Movies in Church

copyrightwarningHow many times has this happened to you (sounds like the opening of a bad infomercial?) You have a youth group meeting and you are going to show a DVD movie to the group. You purchased the movie yourself, or someone else has loaned you their copy. No admission or entrance fee is being charged. No problem, everything is above board.

Actually there is a problem.  According to the law, this is considered a public showing of a copyrighted film. As such, it is subject to the Federal Copyright of 1976 which stipulates that violations can result in substantial fines.  How much? Even inadvertent infringement is subject to substantial civil damages, ranging from $750 to $30,000 for each work. In our current litigious society, do you really want to take that chance?

Fortunately, there are resources and options that can alleviate this concern.  Just like the licenses for music and print, which I have talked about earlier, there are licenses you can obtain for video.  CCLI offers church video licensing which will allow you to legally show movies for such things as sermons, Sunday school, classes and special events.  Other resources are:

Copyright Guidelines for Churches from Episcopal Church Foundation
Motion Picture Licensing Association
Church Publishing – Showing Movies in Church

Let’s see you at the movies, not see you in court!

Photo: Wikimedia

New Event Promotion Submission Tool

There are many event promotion opportunities for the multitude of events run throughout the diocese.

How to Submit Event Promotion Requests

Here, in the Communications office, things can get a little messy. We don’t mean for it to happen. Like you, we’re busy. To make things easier for you (and us), we’ve started streamlining a few processes.

The first of these is the events listing on ECWW.org. We’re moving to a self-service platform, but until then we have a form. Event promotion requests will only be accepted via the form. This is so it’s all formatted and sized correctly ready for the website and any applicable emails. We have limited space to fit everyone’s events in.

You’ll notice a few fields on the form have strict word limits. Yes, they are strict. These are enforced as the number of characters, so you may be able to squeeze an extra word in – if they’re all short. This change is really just applying the previous 1-2 sentences short rule. We discovered that some people define this a little creatively. Our “favorite” submission had four sentences, each with about 25 words. The event listings are just a teaser to get people to click through to your website. They don’t need all the details; just enough to entice people to click.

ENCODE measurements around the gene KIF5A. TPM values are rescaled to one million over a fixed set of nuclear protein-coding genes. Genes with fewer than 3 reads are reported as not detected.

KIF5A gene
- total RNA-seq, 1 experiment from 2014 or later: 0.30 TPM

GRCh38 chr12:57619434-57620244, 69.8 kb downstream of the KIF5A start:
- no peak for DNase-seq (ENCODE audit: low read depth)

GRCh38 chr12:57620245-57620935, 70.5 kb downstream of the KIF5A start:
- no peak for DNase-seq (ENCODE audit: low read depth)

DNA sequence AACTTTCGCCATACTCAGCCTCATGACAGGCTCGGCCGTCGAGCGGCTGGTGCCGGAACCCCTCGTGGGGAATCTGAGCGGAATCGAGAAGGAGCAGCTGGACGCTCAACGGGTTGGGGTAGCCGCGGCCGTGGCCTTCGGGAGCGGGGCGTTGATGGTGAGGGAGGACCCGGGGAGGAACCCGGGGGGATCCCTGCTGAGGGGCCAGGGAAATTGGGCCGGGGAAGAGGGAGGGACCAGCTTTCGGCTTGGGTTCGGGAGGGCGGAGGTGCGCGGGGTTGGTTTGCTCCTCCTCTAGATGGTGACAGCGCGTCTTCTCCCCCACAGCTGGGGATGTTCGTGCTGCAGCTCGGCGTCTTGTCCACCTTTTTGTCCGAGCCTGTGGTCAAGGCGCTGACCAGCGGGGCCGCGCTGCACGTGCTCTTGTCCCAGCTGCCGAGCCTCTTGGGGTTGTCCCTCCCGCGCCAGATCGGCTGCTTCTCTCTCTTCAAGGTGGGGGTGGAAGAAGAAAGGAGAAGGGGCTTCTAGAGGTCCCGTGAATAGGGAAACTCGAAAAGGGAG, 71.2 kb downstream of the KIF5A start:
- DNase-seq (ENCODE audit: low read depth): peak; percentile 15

Following on from that, we have asked for a few details that aren’t for publication. It’s because there may be other promotion campaigns going on. If we have all the details, then it saves you having to send it later.

High-quality photos work well in event promotions. Smartphone photos can be great. You don’t need a complex, expensive DSLR. Make sure it’s a clear, in-focus photo with lots of light. The bigger, the better. We can crop it to size, but we can’t make a small photo big, and have it still look good. Chances are the photo will be a big file so put it on a Flickr page or in a Dropbox account and send us the share link to that specific photo.

When to Submit Event Promotion Requests?

It should be on your website as early as possible, but we don’t need to see it any more than a month before the event. That’s the same time you can push it more on your congregation emails and bulletins.

The Summary Check List

There is a lot of information in this post, so here’s the summary.

1. Add your event to your website
2. Four weeks before the event, complete the event submission form.
3. Use a short, enticing event summary description.
4. Complete all details – we can do anything with partial information.
5. Photos are optional, but they’re effective.

If you have any questions, please email [email protected]

Tech Support Exposed!

As part of my duties here, I am called upon for computer or tech support help.  This comes from co-workers, church administrators, clergy, web designers, you name it.  I came across this picture from xkcd.com which totally explains how it’s done.  Now to get ready for convention…..tech_support_cheat_sheet

The Episcopal Church Welcomes You (21st Century Edition)

We have seen the signs for years, “The Episcopal Church Welcomes You”.  While this is nice to have in front of your church or down the street with an arrow pointing the way, is this the only way that people will know about your church?  Are you counting on people finding you in the Yellow Pages?  If these are your two major advertising methods, expect few visitors to your church door this summer.

As we begin to enter summer, vacations and traveling will be the order of the day for many people.  This brings the opportunity to update your website and local listing information targeted toward newcomers & visitors.  Is your church ready to help potential visitors this summer?

On your website, there are three things you should look at on your homepage and make sure are correct.

  1. Do you have your correct service times posted (you may have summer hours)?
  2. Do you have a map showing where your church is along with its address?
  3. Do you have a contact link, contact phone number or email address listed?

All three of these should be on your homepage and accessible without having to scroll.  If these cannot be readily found or are outdated, people will go elsewhere.

People search for churches the same way they search for restaurants and shopping, therefore the location listings on search engines are very powerful.  Take advantage of these.  You can claim your local listings and manage them for search engines like Google, Bing, Yahoo, Yelp, SuperPages, etc.  Another thing that will help you be found is www.faithstreet.com.  Signup is free and you can add your church quite easily.